Law School Case Brief
McMillen v. McMillen - 529 Pa. 198, 602 A.2d 845 (1992)
The scope of review of an appellate court reviewing a child custody order is of the broadest type; the appellate court is not bound by the deductions or inferences made by the trial court from its findings of fact, nor must the reviewing court accept a finding that has no competent evidence to support it. However, this broad scope of review does not vest in the reviewing court the duty or the privilege of making its own independent determination. Thus, an appellate court is empowered to determine whether the trial court's incontrovertible factual findings support its factual conclusions, but it may not interfere with those conclusions unless they are unreasonable in view of the trial court's factual findings; and thus, represent a gross abuse of discretion.
Appellant Vaughn S. McMillen and Carolyn F. Shemo, formerly Carolyn F. McMillen, were married on May 2, 1975. Their son Emmett was born on September 30, 1977. The parties were subsequently divorced in the state of Wyoming on September 25, 1981. At the time of the divorce, the Wyoming court awarded primary custody of Emmett to Carolyn, subject only to the reasonable visitation of Vaughn. The child repeatedly and steadfastly expressed his preference to live with Vaughn. Six years later, a trial court awarded general custody of the child to Vaughn. The trial court found that the child's best interests would be served most appropriately by placing the child in the custody of Vaughn because of the child's desire to live with Vaughn as well as the fact that each home was a suitable environment. On appeal, however, the superior court vacated the custody order. The superior court determined that the record failed to present any circumstances warranting a change in custody and the child's best interests would not be served by changing custody merely because the child wished it.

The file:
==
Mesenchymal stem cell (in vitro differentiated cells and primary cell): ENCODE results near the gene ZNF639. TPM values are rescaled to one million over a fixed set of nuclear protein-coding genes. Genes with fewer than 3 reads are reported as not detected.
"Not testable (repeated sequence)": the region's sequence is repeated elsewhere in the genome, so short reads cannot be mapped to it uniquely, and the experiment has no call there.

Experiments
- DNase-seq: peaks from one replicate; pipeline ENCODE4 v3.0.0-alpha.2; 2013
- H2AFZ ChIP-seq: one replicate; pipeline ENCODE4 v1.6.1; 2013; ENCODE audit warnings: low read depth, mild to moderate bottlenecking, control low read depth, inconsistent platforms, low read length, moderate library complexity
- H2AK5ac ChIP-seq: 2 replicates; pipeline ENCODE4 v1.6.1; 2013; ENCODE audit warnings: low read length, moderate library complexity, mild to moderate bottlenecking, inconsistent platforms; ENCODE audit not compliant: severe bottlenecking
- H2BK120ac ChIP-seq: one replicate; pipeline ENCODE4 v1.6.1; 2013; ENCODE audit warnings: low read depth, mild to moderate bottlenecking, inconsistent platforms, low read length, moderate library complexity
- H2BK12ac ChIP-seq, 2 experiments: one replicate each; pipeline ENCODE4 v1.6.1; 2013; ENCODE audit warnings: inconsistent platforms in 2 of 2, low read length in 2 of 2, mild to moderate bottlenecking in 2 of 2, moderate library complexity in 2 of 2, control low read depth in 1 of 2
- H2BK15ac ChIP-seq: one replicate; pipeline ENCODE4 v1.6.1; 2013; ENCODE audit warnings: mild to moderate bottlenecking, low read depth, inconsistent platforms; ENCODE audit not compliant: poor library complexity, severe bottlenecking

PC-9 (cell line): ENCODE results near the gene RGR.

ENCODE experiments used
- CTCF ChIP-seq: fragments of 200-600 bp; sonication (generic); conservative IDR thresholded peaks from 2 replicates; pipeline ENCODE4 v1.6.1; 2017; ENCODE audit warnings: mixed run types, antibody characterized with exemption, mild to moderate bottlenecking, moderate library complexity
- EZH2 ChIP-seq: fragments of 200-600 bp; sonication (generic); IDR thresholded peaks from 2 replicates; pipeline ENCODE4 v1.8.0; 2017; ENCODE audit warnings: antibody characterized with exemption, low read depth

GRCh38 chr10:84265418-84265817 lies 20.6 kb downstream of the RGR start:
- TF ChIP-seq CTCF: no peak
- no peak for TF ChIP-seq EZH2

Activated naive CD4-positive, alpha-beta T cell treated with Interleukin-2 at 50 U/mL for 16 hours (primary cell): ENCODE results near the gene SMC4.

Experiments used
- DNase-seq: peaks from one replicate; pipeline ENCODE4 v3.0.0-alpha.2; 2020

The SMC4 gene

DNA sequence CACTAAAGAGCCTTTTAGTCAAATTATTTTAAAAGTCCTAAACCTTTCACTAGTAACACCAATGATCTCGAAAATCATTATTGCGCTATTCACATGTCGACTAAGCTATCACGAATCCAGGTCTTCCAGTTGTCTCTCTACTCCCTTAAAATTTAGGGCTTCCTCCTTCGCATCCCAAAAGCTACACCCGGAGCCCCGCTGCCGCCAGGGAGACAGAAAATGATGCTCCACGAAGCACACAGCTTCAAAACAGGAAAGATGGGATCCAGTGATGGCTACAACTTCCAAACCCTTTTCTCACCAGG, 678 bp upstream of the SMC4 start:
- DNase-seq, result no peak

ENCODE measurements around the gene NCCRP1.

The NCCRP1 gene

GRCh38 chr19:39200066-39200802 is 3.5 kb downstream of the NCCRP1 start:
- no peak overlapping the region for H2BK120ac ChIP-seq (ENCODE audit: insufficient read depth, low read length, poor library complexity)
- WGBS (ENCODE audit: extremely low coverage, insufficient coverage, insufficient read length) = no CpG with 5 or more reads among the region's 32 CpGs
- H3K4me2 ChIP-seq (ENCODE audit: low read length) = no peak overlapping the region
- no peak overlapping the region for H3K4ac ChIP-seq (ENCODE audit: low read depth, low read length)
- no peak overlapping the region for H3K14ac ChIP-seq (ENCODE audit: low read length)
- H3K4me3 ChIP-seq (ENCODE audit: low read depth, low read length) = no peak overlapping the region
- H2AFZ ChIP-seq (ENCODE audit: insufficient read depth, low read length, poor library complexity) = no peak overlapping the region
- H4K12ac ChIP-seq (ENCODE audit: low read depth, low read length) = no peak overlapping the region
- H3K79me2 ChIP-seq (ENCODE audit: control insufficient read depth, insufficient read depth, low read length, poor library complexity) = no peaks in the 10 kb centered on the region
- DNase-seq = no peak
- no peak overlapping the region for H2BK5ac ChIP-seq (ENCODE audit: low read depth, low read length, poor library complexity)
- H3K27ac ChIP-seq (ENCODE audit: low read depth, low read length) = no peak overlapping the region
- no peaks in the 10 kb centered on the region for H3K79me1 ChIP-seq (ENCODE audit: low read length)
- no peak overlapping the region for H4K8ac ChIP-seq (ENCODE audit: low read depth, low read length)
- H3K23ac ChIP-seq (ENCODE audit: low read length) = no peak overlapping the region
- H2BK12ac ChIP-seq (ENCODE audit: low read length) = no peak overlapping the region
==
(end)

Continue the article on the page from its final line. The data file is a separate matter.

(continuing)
Did the superior court err in vacating a trial court's award of child custody to Vaughn?
The judgment of the court below was reversed on appeal and the trial court's order was reinstated. The intermediate appellate court was empowered to determine whether the trial court's incontrovertible factual findings supported its factual conclusions, but it could not interfere with those conclusions unless they were unreasonable in view of the trial court's factual findings; and thus, represented a gross abuse of discretion. First, the Supreme Court of Pennsylvania found no abuse of discretion in the amount of weight afforded the child's preference. The record showed that the child's preference to live with his father was supported by more than sufficient good reasons. Moreover, the court found no abuse of discretion in the trial court's conclusion that the child's best interests would be served more appropriately by placing him in his father's custody because the child's preference tipped the evidentiary scale in favor of appellant.
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